By Ibrahim Kasita
Uganda has 20 fields in the Lake Albert Basin, which is the most prospective area for petroleum production in Uganda. Kingfisher is the first and only field granted the production license.
Lake Albert rift has estimated 3.5 billion barrels of oil equivalent in place and 1.2 billion barrels are confirmed oil and gas recoverable.
Developing Kingfisher Field will cost over $2b to cover the project’s engineering, procurement and construction contract, construction of access roads, airstrips, permanent camps, pipelines, development wells.
A seven kilometre road from Ikamiro village to Buhuka Parish in Kyangwali Sub-County Hoima district will be constructed.
There will be need to transport the crude oil upon commencement of production.
“The development plan provides for this evacuation to be done by a pipeline. This means that a 50 km crude oil pipeline will be constructed from Buhuka to Kabaale refinery area,” Lokeris said.
A 60,000 barrels of oil per day refinery is expected be ready by 2017 coinciding with the completion of the Kingfisher development plan.
Uganda’s policy is to develop a refinery to process the crude oil and produce petroleum products.
Acquisition of land for the refinery and procurement of a lead investor for the development of the refinery is ongoing.
The crude oil produced from this field (Kingfisher) can be refined to produce petroleum products for the country.
Kingfisher Field is assumed to hold an average of about 635 million barrels of crude oil in reserves. But only 31% of the reserves will be extracted when production starts in four years’ time.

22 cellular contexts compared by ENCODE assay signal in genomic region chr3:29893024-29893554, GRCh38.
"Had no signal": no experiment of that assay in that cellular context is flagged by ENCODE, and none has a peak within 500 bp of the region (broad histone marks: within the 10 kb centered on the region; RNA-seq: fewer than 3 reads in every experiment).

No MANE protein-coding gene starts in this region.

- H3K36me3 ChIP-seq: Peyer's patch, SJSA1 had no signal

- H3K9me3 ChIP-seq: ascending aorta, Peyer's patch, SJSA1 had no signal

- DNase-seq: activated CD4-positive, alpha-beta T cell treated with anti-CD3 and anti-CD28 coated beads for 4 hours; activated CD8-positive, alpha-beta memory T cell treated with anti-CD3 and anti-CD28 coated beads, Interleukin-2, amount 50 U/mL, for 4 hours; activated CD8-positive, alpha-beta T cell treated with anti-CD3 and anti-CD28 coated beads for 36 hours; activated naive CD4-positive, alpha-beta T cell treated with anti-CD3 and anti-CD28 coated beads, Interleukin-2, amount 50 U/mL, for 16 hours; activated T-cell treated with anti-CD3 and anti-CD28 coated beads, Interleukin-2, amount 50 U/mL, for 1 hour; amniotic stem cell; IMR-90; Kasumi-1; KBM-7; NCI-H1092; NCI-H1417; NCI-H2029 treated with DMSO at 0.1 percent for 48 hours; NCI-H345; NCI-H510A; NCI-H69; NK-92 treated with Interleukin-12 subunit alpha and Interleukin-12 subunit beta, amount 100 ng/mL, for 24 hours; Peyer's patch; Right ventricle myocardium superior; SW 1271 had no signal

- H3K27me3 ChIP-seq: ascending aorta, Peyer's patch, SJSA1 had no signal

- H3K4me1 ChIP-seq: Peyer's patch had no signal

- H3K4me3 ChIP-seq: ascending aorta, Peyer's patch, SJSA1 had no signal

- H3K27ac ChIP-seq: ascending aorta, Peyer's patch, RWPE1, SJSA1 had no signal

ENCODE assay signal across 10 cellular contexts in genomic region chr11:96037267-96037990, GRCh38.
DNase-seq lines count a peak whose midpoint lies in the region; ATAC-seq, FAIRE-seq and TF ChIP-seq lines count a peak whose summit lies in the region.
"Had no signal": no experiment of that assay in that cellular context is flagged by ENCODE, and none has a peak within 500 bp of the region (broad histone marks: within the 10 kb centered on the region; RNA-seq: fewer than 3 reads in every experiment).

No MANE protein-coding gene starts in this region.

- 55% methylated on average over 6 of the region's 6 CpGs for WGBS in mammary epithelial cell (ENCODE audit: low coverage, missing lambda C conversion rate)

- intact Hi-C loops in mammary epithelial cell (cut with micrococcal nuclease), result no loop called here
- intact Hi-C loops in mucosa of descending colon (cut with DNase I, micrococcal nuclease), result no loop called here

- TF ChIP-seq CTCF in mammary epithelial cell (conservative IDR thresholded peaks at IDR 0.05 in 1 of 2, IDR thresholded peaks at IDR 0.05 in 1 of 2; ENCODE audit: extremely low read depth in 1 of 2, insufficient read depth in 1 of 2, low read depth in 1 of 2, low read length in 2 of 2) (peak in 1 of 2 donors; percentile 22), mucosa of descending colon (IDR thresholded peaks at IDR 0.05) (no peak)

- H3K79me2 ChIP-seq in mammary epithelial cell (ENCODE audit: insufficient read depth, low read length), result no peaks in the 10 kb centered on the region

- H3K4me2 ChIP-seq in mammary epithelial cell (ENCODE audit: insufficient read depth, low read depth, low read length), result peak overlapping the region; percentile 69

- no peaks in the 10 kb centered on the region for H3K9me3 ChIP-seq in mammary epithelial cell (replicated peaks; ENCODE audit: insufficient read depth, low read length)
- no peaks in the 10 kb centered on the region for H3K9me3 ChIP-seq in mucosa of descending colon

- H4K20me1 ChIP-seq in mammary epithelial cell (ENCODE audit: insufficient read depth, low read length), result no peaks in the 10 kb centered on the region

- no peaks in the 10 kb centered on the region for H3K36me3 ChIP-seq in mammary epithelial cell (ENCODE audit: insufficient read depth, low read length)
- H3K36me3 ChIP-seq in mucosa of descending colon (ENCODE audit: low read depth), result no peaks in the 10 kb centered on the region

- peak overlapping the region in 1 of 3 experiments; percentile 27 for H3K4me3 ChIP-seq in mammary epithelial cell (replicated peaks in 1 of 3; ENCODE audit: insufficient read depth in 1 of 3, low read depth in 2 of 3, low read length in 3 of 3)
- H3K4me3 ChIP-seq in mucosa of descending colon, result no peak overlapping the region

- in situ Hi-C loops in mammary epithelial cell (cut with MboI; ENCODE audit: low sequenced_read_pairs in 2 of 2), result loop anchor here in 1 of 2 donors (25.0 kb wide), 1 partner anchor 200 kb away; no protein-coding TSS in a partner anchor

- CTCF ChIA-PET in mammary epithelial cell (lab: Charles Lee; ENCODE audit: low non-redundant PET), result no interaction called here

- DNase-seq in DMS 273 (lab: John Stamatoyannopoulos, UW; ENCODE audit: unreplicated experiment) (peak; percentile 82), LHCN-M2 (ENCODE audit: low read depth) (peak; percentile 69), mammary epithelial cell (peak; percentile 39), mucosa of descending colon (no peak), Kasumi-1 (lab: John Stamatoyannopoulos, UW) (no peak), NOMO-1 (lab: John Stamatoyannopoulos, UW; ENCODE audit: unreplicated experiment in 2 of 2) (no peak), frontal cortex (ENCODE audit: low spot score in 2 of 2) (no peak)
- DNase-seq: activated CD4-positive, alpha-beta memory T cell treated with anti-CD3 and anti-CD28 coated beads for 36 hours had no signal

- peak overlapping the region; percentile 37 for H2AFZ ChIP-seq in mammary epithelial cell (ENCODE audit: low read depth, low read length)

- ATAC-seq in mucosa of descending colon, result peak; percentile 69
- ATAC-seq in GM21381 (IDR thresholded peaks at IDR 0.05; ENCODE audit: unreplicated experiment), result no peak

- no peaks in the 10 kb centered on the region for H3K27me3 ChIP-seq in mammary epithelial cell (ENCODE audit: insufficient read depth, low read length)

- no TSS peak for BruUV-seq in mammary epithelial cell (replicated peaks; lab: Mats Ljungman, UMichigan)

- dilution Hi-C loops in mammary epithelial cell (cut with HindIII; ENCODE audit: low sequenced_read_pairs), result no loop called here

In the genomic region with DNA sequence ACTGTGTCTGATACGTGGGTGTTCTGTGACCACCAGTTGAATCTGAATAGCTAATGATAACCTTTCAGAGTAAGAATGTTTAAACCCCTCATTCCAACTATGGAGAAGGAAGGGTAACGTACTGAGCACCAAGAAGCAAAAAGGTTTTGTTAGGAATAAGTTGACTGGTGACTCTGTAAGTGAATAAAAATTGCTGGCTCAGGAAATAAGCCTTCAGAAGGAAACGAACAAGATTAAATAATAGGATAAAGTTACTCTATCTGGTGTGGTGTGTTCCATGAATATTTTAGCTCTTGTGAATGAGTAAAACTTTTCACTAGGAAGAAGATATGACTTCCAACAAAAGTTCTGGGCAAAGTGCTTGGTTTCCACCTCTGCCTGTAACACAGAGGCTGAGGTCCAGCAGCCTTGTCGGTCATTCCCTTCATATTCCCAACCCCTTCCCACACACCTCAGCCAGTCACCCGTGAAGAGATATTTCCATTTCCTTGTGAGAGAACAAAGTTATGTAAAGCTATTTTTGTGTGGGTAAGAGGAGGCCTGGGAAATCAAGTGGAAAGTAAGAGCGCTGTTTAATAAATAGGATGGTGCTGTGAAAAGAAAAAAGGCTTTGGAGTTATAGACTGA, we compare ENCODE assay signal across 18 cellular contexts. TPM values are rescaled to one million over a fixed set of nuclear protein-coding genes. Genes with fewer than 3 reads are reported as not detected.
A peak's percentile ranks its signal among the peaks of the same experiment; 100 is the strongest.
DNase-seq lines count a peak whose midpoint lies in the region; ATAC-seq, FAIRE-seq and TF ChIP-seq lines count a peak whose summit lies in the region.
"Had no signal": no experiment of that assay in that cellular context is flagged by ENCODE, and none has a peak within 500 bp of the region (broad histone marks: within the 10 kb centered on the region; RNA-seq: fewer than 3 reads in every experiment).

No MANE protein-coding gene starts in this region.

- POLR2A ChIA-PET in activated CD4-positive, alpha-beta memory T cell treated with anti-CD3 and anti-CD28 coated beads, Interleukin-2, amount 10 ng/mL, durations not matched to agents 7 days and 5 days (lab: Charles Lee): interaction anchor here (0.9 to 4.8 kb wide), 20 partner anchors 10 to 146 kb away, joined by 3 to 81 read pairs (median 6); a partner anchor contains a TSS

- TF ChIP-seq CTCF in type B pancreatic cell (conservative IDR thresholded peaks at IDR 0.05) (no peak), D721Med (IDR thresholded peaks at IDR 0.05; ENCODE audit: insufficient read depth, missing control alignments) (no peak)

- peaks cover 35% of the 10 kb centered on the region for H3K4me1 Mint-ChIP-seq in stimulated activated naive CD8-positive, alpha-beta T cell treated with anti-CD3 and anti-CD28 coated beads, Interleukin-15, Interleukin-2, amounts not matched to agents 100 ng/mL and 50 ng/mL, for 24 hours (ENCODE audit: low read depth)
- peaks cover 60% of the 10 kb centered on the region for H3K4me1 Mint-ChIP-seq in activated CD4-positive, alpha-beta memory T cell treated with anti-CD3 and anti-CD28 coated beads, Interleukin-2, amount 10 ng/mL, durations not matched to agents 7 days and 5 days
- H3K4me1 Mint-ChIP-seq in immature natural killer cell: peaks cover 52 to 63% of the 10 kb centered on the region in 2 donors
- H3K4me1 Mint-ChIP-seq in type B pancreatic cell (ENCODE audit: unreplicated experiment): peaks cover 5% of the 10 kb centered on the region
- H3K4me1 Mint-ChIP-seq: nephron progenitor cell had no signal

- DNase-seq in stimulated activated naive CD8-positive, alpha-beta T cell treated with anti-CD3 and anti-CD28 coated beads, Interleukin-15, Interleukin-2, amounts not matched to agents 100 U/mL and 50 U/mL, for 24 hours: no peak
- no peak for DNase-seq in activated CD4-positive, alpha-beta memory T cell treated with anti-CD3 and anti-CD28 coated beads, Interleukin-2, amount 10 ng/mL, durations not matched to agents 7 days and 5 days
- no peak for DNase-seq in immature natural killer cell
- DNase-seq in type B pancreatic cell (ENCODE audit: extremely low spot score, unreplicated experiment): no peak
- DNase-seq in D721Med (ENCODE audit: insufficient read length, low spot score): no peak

Only 196 million barrels is to be extracted in the 20 year life span of the field. The field will be developed in such a way that it produces between 30,000 and 40,000 barrels of oil per day.
However, extraction rate of 31% has raised concern over Uganda’s ability to optimally manage efficiently the petroleum assets. Petroleum experts claim this extraction rate is “very low.”
“How can you leave 69% of the crude oil in the ground? That is wastage,” said an international petroleum expert who preferred to be anonymous because she cannot speak on behalf of Uganda.
When asked about the low extraction rate, Ernest Rubondo, the commissioner in the petroleum exploration and production department, CNOOC Uganda has pledged and committed to enhance the extraction rates to higher levels.
“You are wrong and right. The average extraction rate globally is 30%. But you are right that there are very high extraction rates elsewhere,” he said.
“Our partners (CNOOC Uganda) will conduct studies to assess and evaluate how the extraction rates can be enhanced optimally. It could be by injecting water or other chemicals but we hope that the extraction rates will be higher.”
Last year at the Africa Union 19th Summit during the African Peer Review Mechanism, President Museveni observed that one of the many tricks oil firms apply is the under-declaring of the percentage that can be extracted from the ground.
Experts have called upon Uganda government to firmly control oil production if the petroleum resources are to be well managed rather than leaving the production decisions to the oil companies.
Immediate local benefits
The development of the Kingfisher field will be preceded by construction of an access road to Buhuka Parish in Hoima districts.
This means that for the first time, the residents will have road access to the rest of the country leading to improvement in the value of their produce due to enhanced access to the market.
CNOOC Uganda is obligated to maximize the utilization of Ugandan companies, and human resources in supporting the development and production operations of the Kingfisher oil field.
Other foreign companies sub-contracted for the field development will use local goods and services by incorporating national content requirements into their tendering process as well as encouraging joint ventures or consortiums with local partners.